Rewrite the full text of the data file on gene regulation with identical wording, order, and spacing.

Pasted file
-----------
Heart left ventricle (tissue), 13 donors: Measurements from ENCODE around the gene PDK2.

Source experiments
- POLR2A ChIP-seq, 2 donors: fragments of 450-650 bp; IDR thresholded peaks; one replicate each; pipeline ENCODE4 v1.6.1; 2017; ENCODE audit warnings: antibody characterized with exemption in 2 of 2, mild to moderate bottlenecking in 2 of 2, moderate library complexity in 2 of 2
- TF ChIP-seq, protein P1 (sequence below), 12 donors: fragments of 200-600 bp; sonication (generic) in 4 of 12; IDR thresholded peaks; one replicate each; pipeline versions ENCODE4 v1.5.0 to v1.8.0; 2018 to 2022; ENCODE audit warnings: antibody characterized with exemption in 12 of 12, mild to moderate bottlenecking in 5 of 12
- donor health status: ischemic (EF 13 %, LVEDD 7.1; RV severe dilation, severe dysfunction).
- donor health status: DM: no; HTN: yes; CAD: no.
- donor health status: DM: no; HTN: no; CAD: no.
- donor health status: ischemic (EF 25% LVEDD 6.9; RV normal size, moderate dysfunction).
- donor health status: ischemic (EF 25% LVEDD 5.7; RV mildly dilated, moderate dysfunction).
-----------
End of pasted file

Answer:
Heart left ventricle (tissue), 13 donors: Measurements from ENCODE around the gene PDK2.

Source experiments
- POLR2A ChIP-seq, 2 donors: fragments of 450-650 bp; IDR thresholded peaks; one replicate each; pipeline ENCODE4 v1.6.1; 2017; ENCODE audit warnings: antibody characterized with exemption in 2 of 2, mild to moderate bottlenecking in 2 of 2, moderate library complexity in 2 of 2
- TF ChIP-seq, protein P1 (sequence below), 12 donors: fragments of 200-600 bp; sonication (generic) in 4 of 12; IDR thresholded peaks; one replicate each; pipeline versions ENCODE4 v1.5.0 to v1.8.0; 2018 to 2022; ENCODE audit warnings: antibody characterized with exemption in 12 of 12, mild to moderate bottlenecking in 5 of 12
- donor health status: ischemic (EF 13 %, LVEDD 7.1; RV severe dilation, severe dysfunction).
- donor health status: DM: no; HTN: yes; CAD: no.
- donor health status: DM: no; HTN: no; CAD: no.
- donor health status: ischemic (EF 25% LVEDD 6.9; RV normal size, moderate dysfunction).
- donor health status: ischemic (EF 25% LVEDD 5.7; RV mildly dilated, moderate dysfunction).